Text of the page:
Maurice Crum Jr., who was fourth on the Irish in total tackles with 84 in 2007, traveled with ex-teammate Abdel Banda to an orphanage called Basco in Africa. While there, he interacted with approximately 100 orphaned children from ages five to twelve and helped change their lives forever.
The service was a two-way street, however, as the children gave Crum Jr. perhaps even more than he could provide for them.
"I think it helped me a lot to grow as a person," he said. "Because sometimes you forget all the stuff that's available to you, but it's not available to them."
Banda, who is co-founder of the charity, urged the Tampa, Fl. native to join him on the journey to Ghana with the goal of building and furnishing a complete library for the orphanage. Through fundraisers and book drives, the charity successfully accomplished the feat, providing these children with a source for information and a tool to avoid violence, establishing education as a priority in the community.
"Once we got there, we helped set up the library," Crum Jr. said. "We did some computer classes with the kids, and made sure everything worked. We passed out t-shirts, but it was definitely a really good thing."
Like many instances in his collegiate career, however, there were certain challenges hindering the completion of his goal. Rather than shedding a lineman for a tackle, in this case, it was a language barrier.
"They didn't speak English," he said. "But they understand it enough to where it wasn't a huge problem." Another barrier was the approval of permission to allow Crum Jr. to go on the trip. Once coach Charlie Weis heard the benefit the program would offer the youths, the choice was easy.
"Once I told him about it, [Weis] asked me ‘what is it? What are you doing? How long are you going to be gone?' I actually missed the first day of workouts, but he understood that it was something I was really excited and passionate about, so he was real lenient in letting me go."
Of all the memorable images and experiences the fifth-year senior observed, there is one that clearly sticks out. "The smiles on their faces is what I remember the most. They couldn't wait to get into the computer lab. They could not wait to get into the library and try to read whatever they could get their hands on. Just seeing someone so excited about being able to learn is an experience."
For the children of Ghana that Crum Jr. was able to meet, their acquaintance is more than a simple temporary friendship. The linebacker's mother received a letter from one of the children recently, and shared it with her son. "I just got a letter, actually from somebody from the orphanage. My mom, she sent that to me now, but I look forward to being involved with this charity more."
This fall, Crum Jr. will get his opportunity to showcase his talents on the field, and coming into his fifth year with the squad, expectations are high for the linebacker. In his press conference to open media day, Weis spoke often of Crum Jr. and his consistency and experience.
"Now in some cases it's the third go around and Mo Crum kind of feels like it's his tenth go around," Weis said. "We always knew about Mo Crum. He's like an old reliable … I'm going to leave Crum out of this one, because he's like my favorite son."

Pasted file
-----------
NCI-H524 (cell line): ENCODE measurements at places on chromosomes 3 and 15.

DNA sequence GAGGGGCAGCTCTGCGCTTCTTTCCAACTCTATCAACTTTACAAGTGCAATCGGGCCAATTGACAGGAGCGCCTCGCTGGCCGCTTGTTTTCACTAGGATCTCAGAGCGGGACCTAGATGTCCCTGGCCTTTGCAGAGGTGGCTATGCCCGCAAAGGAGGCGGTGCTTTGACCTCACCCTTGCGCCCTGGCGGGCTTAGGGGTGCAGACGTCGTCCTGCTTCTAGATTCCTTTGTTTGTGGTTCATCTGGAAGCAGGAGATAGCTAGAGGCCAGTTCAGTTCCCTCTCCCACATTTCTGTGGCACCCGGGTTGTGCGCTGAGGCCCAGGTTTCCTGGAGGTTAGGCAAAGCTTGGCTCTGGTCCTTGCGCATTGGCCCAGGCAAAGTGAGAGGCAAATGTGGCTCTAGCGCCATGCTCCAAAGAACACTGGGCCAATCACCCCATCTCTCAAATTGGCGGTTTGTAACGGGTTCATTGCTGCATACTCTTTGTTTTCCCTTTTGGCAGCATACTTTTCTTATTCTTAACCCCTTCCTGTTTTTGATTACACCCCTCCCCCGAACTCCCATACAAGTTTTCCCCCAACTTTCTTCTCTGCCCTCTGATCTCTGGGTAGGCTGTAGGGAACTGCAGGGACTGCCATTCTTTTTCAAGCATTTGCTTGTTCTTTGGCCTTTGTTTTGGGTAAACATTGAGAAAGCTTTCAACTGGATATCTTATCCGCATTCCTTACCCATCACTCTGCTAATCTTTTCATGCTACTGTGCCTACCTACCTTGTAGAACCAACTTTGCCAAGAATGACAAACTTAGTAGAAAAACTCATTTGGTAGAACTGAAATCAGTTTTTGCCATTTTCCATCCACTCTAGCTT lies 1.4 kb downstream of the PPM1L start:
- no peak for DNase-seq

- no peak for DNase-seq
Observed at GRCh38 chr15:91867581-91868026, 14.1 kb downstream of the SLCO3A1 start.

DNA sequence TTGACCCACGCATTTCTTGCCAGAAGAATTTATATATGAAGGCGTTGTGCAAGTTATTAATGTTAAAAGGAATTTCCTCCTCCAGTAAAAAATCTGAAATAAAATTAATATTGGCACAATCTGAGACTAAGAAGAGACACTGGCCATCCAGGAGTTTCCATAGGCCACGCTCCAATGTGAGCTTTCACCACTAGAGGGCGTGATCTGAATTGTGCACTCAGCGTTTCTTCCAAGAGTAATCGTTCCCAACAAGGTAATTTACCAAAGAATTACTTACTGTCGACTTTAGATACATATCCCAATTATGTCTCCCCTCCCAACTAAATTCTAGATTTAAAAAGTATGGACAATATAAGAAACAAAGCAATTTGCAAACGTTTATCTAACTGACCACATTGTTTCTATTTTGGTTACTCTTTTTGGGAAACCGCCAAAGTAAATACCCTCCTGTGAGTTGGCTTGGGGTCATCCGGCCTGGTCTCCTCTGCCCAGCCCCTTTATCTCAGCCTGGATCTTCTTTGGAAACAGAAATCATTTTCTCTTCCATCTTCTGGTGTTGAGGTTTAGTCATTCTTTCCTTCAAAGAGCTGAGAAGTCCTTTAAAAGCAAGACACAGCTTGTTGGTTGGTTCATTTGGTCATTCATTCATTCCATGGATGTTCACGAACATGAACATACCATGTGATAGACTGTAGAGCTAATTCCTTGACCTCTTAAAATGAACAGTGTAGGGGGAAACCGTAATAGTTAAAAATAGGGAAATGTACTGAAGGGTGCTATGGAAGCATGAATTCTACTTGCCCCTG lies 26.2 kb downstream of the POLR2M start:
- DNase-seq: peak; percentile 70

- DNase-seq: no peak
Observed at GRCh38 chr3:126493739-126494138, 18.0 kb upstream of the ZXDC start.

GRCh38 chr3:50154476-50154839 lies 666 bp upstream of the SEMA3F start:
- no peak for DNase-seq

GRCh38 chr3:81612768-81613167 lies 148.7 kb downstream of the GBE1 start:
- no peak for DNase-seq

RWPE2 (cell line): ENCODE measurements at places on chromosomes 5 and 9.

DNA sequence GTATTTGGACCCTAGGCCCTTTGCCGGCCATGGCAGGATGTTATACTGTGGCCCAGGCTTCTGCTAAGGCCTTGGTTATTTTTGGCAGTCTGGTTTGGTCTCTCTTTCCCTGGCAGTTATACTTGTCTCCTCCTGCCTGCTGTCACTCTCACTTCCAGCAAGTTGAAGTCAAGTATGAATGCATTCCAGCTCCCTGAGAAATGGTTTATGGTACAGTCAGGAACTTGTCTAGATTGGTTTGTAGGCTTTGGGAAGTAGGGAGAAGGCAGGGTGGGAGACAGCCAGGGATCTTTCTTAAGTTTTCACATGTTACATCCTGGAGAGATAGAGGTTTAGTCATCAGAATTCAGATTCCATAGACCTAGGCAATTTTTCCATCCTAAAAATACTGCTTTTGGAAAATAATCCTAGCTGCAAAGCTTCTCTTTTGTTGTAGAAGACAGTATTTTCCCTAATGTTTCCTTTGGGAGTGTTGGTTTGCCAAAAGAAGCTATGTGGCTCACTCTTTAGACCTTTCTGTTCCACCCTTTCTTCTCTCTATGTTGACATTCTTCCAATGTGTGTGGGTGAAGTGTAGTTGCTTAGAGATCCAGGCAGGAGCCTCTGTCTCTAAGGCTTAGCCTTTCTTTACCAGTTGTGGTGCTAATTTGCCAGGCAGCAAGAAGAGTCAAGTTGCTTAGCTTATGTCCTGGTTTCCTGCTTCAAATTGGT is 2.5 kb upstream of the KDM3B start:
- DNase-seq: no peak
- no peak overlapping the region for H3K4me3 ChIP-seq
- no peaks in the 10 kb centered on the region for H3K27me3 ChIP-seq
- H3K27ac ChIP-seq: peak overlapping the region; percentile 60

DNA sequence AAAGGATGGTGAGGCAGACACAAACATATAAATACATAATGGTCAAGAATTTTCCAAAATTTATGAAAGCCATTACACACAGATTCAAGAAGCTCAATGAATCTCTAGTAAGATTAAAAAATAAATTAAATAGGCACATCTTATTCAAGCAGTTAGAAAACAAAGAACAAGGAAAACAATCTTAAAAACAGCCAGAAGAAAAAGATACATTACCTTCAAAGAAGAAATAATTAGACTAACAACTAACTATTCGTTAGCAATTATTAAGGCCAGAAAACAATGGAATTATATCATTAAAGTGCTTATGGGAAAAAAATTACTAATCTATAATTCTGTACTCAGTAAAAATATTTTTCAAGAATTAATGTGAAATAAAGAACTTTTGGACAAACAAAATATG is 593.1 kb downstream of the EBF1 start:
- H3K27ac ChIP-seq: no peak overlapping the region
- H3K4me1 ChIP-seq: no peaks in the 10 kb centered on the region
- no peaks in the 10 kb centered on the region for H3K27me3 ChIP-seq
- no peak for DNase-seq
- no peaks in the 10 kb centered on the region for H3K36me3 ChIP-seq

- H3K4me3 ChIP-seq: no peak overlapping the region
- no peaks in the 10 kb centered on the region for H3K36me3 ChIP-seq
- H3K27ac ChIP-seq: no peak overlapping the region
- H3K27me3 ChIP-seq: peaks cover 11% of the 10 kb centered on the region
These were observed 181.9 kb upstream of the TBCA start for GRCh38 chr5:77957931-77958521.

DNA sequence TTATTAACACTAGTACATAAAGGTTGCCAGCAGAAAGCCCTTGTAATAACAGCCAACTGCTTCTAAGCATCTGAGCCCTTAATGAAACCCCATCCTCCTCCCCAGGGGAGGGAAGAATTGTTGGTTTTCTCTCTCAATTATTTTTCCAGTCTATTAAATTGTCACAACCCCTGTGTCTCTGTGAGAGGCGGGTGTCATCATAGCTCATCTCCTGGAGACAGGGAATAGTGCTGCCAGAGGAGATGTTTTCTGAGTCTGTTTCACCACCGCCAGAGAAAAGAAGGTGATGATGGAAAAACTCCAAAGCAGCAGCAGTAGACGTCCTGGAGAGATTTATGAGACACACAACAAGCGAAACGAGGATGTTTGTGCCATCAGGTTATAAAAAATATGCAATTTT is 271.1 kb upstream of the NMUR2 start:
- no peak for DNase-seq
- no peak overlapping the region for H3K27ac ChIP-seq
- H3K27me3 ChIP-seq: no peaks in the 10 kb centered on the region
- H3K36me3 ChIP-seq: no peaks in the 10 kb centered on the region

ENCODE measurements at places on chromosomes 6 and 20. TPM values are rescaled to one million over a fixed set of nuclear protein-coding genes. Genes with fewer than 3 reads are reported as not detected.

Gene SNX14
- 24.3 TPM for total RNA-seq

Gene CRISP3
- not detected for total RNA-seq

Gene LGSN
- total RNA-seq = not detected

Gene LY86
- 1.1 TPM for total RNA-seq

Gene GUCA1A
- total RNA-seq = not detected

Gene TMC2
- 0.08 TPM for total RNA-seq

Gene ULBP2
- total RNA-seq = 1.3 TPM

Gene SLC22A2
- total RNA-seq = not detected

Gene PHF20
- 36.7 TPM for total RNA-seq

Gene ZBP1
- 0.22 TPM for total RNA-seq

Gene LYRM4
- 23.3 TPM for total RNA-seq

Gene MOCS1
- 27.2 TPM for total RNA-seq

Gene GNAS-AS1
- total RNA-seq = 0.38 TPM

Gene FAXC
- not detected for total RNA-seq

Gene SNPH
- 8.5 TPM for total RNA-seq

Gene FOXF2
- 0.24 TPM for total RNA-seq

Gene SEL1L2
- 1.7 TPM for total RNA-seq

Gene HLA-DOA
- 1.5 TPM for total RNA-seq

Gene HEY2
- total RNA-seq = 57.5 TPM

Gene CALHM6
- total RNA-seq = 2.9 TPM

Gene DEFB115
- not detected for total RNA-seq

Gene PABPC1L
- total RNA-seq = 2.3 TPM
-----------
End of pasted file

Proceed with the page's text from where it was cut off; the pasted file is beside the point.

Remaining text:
For Crum Jr., this praise carries some significance, because he knows that coach Weis is not one to overtly laud a player. "It's pretty nice of him to say," he said with a laugh. "Wow. It's pretty nice. I think coming from coach Weis it's nice, because he doesn't just hand those out. You kind of have to earn it, so it's definitely a testament to the person that I am."
His newly appointed linebacker's coach, Jon Tenuta feels similarly about Crum Jr. "Coming through and going through our meetings the last two days and being with him, obviously today and out of practice, he knows what I want and how I want it done," Tenuta said. "Obviously I'm the third or fourth guy that's coached him, but he's very intelligent and really has passion for the game and he's going to do what's right so it's a joy to be around someone like that and like coach said, he's a 37-year veteran," he said, joking about Crum Jr.'s tenure with the program.
Crum Jr. became only the 17th player in Irish history to be named a two-time captain of the football team, proof of his ability to lead and produce on the field. With only 54 more tackles, he will crack Notre Dame's top-ten list for career tackles, as further proof of his durability and reliability.
With his volunteer work fresh in his mind, now Crum Jr. must focus on the task at hand — erasing the football program's worst season in its history with a winning campaign. To aid him in that process, the linebacker will draw upon his experiences in Ghana, translating them into success on the football field.
"The message when I share my story with my teammates is ‘it's not that bad. Two-a-days get tough and practice gets tough, but it could be much worse.' And being able to see it first-hand it makes playing easier and more excitable."
With all these tools and experiences at hand, it is clear that Crum Jr. will continue to bridge the gap — whether it be the gap between winning and losing on the football field or the gap of information in the humanitarian realm.